The fragrance pod K, as shown in FIG. 2a, is inserted into the pillow-shaped container U, and the tabs 11 on the pillow-shaped container U are then folded closed. The fragrance pod K is typically constructed of a fashionable material that is exposed through the opening 8 in the pillow-shaped container forming a substantially oval surface as illustrated in FIG. 1.
The fragrance pod K contains potpourri, or a similar fragrance bearing material, that is handy for use as a freshener in luggage, drawers, bathrooms, and the like.
When pillow-shaped container U, is inserted into the cavity of the simulated vehicle T, the rear corners of the pillow-shaped container engage the notches 5 of the folded vehicle T. The engagement between the rear corners of the pillow-shape container with the notches 5 of the simulated vehicle and the position of the front corners of the pillow-shaped container result in the parallel alignment of the upper edge 7 of the pillow-shaped container with the upper edge 4 of the simulated vehicle, thereby giving the entire assembly a refined, polished, and attractive appearance, making the invention extremely useful for its intended promotional purpose.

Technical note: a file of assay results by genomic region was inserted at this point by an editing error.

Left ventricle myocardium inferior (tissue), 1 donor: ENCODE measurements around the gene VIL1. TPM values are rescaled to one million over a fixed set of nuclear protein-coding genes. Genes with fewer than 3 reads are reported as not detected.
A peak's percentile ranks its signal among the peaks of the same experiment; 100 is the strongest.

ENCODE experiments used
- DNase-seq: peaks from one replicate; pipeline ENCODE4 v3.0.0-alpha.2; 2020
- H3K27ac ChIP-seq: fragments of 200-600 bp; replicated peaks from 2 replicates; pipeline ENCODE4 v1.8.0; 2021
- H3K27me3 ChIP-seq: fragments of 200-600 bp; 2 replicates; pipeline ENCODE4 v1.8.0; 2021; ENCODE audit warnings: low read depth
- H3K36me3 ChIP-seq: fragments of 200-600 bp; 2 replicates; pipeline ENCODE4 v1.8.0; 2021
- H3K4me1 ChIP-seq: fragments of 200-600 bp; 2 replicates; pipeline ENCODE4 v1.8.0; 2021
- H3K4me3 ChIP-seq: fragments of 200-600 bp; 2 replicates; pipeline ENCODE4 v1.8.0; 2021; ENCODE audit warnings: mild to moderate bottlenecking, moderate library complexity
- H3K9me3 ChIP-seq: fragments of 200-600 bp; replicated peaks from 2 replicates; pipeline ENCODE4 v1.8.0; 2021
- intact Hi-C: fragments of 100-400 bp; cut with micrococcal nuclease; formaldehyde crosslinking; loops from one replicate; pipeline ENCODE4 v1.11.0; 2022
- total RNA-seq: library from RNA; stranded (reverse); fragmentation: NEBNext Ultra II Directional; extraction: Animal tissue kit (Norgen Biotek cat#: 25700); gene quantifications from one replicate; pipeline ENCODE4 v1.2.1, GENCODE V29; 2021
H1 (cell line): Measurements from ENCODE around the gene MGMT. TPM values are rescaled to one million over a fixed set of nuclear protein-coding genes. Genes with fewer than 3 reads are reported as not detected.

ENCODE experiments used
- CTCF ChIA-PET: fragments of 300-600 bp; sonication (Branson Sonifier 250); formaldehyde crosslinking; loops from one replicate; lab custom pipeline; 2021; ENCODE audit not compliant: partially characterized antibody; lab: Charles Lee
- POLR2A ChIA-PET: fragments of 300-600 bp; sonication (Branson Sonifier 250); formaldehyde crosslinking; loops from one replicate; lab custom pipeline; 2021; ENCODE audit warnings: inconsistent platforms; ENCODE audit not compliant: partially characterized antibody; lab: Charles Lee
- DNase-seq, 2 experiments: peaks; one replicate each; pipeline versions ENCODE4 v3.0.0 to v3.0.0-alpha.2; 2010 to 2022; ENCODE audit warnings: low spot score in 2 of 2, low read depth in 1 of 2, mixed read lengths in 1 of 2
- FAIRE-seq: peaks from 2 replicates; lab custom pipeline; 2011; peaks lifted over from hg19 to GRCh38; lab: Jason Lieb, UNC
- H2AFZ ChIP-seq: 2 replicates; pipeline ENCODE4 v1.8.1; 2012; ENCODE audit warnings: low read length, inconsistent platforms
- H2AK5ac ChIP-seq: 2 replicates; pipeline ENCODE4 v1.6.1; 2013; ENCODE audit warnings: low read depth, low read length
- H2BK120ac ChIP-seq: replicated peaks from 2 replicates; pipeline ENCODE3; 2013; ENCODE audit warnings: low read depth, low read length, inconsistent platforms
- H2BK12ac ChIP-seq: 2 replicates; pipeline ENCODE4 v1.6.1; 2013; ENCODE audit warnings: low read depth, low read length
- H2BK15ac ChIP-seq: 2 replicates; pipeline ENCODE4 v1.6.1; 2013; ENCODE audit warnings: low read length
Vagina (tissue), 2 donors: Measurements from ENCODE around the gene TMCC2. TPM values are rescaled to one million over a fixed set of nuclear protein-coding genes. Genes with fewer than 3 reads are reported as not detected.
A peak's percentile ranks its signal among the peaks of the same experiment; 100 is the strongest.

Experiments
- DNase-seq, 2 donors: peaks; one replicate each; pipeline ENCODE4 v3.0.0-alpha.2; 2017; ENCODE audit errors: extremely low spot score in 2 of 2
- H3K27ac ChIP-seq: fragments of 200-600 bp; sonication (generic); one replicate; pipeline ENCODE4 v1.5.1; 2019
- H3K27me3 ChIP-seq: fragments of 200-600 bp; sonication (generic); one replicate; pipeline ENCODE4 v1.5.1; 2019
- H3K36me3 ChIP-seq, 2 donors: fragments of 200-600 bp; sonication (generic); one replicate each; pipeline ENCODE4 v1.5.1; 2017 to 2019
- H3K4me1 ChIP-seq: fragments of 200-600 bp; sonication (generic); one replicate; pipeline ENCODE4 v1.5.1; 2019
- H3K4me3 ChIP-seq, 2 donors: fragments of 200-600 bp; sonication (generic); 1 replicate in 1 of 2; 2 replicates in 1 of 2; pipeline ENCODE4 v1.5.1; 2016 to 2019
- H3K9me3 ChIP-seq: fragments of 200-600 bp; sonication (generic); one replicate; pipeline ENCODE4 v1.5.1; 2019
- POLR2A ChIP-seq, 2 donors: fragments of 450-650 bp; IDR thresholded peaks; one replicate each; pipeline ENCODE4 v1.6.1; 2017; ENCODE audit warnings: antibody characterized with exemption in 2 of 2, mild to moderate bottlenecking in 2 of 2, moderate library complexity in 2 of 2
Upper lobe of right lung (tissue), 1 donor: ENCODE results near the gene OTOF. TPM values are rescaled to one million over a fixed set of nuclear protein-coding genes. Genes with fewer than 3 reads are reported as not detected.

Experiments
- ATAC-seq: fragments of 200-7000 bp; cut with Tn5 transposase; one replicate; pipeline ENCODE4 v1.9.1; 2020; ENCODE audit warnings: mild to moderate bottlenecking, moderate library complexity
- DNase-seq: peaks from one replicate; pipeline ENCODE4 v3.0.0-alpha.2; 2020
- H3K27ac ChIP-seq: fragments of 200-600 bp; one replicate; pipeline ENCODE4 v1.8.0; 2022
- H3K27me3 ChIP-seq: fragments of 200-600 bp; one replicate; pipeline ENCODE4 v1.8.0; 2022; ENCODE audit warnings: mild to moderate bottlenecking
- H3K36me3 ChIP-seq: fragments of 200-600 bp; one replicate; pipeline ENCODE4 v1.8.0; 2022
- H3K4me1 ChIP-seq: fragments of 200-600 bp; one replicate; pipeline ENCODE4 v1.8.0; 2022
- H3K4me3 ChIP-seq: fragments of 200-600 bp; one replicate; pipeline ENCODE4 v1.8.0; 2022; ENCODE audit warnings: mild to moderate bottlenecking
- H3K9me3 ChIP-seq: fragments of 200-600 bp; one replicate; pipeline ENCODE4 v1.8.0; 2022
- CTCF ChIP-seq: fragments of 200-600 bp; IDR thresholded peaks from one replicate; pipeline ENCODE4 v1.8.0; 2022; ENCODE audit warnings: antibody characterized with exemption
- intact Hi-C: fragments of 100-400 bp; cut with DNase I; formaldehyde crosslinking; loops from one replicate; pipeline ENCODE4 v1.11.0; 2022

The description given here is intended to illustrate the preferred embodiment of the invention. It is, of course, possible to make various changes to the details of the apparatus without departing from the spirit of this invention.
|Cited Patent||Filing date||Publication date||Applicant||Title|
|US3552632 *||Mar 20, 1969||Jan 5, 1971||Wilson Norman E||Air-freshener dispenser|
|US3557995 *||Nov 12, 1968||Jan 26, 1971||Phillips Petroleum Co||Upwardly expansible plastic vented lid|
|US4055250 *||Jul 21, 1976||Oct 25, 1977||Hopkins Manufacturing Corporation||Folding blank, vehicle simulating display|
|US4208102 *||Sep 12, 1978||Jun 17, 1980||Asahi Kogaku Kogyo Kabushiki Kaisha||Enlargement lens mount|
|US4278197 *||Feb 25, 1980||Jul 14, 1981||Container Corporation Of America||Carry-out tray|
|US4497433 *||Sep 20, 1983||Feb 5, 1985||Rock-Tenn Company||Combination food tray|
|US4643349 *||Mar 12, 1986||Feb 17, 1987||Merchandising Innovations Co., Inc.||Promotional delivery van assembly|